The budget at USDA’s Rural Housing calls for an increase in loans to construct multi-family housing like apartment buildings. There’s also an increase to help low-income rural renters, though some participants may see their share of the monthly rent go up to help pay for the program.
The USDA funding increases are offset by user fees and cost sharing, plus cuts in self-help housing programs. There’s also a small decrease in the community facilities program, which provides loans and grants for buildings that improve health, public safety or education.
The recommendations are part of the budget proposal released by the Obama administration Monday. The proposal is the first step in negotiations between the Democrat-controlled White House and the Republican-controlled Congress over spending for 2016. (We looked at proposed funding for the USDA's business development programs in an earlier story.)
Funds for USDA’s program that supports multi-family housing like apartment buildings would rise by about $64 million to a total of $242 million for both direct and guaranteed loans. (Direct loans provide financing directly to housing entities from the government. Guaranteed loans are handled by private lenders but backed by the government, making them a safer business bet for private entities.)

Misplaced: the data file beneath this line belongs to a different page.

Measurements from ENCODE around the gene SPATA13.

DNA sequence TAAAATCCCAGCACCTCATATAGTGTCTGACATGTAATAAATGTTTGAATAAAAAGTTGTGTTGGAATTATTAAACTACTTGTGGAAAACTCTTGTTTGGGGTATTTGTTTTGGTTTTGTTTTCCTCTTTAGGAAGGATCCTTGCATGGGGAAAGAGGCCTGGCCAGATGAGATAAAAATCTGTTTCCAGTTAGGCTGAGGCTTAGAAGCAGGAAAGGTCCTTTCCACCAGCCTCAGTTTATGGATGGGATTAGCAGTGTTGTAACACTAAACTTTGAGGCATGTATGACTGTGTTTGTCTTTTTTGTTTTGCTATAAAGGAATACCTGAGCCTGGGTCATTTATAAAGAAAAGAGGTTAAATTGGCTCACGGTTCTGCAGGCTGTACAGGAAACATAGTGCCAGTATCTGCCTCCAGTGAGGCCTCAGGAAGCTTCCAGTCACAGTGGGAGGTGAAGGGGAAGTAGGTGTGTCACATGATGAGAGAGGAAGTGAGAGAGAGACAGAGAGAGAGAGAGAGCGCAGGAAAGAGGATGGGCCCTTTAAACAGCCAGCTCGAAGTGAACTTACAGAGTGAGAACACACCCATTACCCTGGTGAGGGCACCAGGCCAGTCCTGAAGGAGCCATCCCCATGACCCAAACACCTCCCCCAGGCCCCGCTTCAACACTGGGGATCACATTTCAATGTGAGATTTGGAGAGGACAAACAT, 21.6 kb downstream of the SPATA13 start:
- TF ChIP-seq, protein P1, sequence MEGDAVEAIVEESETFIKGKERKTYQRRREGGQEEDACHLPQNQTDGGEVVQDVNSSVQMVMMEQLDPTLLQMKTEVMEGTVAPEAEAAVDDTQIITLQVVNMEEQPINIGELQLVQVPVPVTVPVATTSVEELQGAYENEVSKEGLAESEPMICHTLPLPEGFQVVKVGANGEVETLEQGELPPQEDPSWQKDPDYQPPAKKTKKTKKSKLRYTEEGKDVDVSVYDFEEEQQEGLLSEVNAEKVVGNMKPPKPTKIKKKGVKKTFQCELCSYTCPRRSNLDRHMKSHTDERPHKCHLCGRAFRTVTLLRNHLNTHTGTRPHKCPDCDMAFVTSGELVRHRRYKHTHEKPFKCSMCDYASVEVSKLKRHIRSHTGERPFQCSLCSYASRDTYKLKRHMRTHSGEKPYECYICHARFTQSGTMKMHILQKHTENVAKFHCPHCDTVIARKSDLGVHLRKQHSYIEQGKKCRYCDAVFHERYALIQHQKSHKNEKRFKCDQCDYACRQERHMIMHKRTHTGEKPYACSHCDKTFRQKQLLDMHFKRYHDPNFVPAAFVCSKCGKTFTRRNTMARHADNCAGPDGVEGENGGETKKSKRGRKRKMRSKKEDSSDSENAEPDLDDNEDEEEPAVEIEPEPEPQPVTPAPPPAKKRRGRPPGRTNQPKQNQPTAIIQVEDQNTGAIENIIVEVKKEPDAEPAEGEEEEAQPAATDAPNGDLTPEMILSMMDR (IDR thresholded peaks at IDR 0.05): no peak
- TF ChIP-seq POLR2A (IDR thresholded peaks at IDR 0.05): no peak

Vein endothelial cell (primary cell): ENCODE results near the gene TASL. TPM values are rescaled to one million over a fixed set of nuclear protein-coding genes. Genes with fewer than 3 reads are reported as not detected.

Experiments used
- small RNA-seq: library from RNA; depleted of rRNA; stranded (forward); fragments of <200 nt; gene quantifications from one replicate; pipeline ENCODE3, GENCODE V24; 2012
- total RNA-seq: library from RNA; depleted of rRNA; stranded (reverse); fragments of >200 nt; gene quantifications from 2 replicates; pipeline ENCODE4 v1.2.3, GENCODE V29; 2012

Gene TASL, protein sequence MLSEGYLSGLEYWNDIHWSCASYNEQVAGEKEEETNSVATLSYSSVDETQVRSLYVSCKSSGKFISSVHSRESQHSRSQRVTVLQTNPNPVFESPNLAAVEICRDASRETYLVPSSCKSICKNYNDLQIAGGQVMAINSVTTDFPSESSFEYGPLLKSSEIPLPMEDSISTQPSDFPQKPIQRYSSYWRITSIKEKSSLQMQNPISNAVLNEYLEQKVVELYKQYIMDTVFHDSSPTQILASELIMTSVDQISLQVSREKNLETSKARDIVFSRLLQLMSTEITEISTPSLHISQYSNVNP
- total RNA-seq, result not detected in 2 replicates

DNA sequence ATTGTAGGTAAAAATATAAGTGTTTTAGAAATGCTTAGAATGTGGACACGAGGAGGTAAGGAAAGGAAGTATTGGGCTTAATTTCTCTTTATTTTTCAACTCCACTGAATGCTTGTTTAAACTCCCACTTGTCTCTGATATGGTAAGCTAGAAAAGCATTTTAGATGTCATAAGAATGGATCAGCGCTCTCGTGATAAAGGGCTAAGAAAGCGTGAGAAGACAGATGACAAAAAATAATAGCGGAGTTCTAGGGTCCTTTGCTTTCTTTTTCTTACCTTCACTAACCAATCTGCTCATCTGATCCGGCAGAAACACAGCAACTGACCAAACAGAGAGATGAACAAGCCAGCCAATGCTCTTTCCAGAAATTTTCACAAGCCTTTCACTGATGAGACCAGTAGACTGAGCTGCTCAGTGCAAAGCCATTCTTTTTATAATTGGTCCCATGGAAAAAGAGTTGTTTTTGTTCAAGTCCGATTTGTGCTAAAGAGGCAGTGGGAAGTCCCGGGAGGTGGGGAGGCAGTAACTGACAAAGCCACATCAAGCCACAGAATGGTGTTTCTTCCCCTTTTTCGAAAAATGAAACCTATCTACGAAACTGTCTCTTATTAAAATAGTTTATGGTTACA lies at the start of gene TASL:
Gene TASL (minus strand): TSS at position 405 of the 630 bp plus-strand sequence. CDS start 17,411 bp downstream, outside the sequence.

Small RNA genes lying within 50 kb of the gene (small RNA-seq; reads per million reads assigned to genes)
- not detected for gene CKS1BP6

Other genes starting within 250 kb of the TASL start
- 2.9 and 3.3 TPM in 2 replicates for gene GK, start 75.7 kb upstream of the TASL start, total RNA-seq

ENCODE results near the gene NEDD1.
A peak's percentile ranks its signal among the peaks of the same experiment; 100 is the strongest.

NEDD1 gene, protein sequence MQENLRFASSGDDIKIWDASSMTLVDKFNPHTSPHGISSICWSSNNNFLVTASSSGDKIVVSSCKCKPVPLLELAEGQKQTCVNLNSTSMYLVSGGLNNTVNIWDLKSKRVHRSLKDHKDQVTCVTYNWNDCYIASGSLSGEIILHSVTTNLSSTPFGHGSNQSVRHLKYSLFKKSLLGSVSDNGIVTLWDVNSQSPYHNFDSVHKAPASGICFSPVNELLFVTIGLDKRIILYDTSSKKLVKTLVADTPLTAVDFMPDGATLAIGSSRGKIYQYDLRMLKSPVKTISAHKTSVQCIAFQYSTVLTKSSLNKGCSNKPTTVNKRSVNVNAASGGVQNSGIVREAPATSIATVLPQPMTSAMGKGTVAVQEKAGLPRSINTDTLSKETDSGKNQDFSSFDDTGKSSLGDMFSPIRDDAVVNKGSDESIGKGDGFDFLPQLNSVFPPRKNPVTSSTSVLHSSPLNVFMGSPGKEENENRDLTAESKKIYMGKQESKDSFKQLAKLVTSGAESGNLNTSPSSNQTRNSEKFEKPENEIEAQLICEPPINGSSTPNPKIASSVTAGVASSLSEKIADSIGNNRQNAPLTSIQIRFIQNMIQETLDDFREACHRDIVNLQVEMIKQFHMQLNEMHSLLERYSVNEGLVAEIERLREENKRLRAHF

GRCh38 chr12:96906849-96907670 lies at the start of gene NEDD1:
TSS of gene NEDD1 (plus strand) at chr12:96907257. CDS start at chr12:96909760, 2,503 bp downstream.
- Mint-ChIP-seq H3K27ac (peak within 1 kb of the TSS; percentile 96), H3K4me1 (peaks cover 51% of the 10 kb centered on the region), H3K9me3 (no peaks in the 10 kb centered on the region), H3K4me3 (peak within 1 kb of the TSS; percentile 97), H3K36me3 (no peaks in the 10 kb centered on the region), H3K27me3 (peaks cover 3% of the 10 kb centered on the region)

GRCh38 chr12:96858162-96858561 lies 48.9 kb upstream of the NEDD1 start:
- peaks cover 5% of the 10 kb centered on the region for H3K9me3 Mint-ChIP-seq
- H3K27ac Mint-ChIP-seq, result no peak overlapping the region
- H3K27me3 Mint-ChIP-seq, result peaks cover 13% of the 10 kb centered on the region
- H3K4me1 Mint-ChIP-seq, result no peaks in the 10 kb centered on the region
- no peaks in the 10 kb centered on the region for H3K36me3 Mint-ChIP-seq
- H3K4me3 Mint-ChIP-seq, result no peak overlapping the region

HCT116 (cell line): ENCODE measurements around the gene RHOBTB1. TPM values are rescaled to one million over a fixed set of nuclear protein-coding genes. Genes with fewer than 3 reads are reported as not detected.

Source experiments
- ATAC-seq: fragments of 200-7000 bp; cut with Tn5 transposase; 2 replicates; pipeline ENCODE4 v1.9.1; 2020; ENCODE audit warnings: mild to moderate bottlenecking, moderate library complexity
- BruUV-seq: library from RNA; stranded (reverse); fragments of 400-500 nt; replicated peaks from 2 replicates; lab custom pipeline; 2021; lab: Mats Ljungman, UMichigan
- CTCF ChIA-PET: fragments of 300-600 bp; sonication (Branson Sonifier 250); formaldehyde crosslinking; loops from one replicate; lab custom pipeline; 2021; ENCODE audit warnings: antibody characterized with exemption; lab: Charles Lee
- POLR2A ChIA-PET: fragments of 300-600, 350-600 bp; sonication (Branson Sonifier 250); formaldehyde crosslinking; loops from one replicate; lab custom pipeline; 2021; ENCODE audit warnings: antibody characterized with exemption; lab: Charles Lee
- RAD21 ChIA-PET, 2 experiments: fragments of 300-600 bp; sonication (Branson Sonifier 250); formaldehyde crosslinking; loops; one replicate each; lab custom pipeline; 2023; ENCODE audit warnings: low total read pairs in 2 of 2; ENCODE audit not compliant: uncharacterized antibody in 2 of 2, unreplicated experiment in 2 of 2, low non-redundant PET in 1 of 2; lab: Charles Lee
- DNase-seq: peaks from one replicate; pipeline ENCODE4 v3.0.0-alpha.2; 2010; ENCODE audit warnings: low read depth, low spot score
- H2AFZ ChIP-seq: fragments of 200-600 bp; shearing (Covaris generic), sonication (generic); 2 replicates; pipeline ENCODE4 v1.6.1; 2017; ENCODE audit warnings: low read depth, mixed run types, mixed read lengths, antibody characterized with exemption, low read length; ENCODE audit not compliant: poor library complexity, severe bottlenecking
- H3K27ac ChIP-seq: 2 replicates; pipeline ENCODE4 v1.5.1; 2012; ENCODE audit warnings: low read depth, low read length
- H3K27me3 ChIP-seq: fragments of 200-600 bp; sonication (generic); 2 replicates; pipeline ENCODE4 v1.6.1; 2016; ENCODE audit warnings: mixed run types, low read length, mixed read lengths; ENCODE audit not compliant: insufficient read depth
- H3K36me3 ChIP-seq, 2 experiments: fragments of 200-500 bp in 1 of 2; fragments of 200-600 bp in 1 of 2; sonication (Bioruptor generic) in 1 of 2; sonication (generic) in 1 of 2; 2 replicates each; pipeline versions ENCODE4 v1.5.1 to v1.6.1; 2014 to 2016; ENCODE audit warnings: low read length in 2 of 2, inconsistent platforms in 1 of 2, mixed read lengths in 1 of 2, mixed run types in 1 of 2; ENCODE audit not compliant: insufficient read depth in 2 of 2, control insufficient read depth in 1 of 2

When the rural homesite she loved turned out to be a mile (and $80,000) from the nearest power line, Karen Fasimpaur found an alternative: solar energy. A Southwestern homesteader describes how she makes a living in the information economy while living off the grid.
Photo by Karen FasimpaurFour of the Fasimpaurs' 12 solar panels help the couple live and run a business off the grid.
When I tell people I live “off the grid,” I get a variety of responses. Many are some iteration of “Wow! That is so cool. But what does that actually mean?”
In my case, it means we are not physically connected to the electrical grid. Instead, we rely exclusively on solar power and propane to provide energy for our household.
We do have landline phones and Internet access, but the power to run all of this comes from solar. (In a future article, I will write about how we connect to the telecommunications network and some of the policies that make that possible for us.)
It was never really a goal of mine to live “off the grid,” but when we found a piece of land in eastern Arizona that we fell in love with, it turned out that it was about a mile from the nearest power lines, and there is no public policy that requires electrical companies to provide grid access. When we looked at the cost of bringing electrical power to our site, it was approximately $80,000. That made solar an easy choice for us. While the robust solar installation we ended up with will never pay for itself in terms of the electrical bills that we don’t incur, it was cheaper than bringing in a grid connection.
There are many reasons people choose to go solar. Besides environmental and cost concerns, aesthetics can be a factor. There are no electrical poles and wires obscuring the natural beauty. Other people already established here were keen that we not bring in electricity to limit the impact of development. (Folks here like their isolation, and accessible electricity might draw a disruptive number of other residents.)
Before choosing solar components, we looked at many houses that were running on solar to see the options. We found people with everything from a bare-bones set up of a couple panels and a few car batteries to much more elaborate systems.